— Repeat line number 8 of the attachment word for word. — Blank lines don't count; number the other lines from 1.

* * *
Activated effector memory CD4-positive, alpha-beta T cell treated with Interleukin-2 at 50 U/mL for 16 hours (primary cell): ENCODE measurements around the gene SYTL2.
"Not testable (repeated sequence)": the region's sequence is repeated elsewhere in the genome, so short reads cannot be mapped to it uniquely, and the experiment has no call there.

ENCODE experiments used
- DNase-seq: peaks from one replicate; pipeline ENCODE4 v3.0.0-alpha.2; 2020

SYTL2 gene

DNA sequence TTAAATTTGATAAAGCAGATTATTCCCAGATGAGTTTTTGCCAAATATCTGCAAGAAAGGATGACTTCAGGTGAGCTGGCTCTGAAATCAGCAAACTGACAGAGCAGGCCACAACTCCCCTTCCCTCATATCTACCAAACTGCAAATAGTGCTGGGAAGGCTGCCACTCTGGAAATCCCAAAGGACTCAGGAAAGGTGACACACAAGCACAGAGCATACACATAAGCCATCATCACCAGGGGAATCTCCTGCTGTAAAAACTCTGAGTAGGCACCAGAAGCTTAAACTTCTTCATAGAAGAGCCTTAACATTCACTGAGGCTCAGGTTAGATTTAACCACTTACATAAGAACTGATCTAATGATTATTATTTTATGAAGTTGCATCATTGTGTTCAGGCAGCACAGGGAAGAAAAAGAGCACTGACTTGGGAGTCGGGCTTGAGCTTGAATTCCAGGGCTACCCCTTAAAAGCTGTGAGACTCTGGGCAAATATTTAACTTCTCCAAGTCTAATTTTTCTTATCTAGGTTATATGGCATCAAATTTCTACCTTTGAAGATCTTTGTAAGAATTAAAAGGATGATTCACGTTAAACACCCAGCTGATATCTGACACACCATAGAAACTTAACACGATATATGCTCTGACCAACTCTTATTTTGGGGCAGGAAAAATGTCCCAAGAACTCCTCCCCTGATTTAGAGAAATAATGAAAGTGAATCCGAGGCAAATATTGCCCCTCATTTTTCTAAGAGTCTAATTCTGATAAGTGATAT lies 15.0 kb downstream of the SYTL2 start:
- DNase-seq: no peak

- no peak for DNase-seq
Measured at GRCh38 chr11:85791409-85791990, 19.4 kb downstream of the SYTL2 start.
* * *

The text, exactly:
- no peak for DNase-seq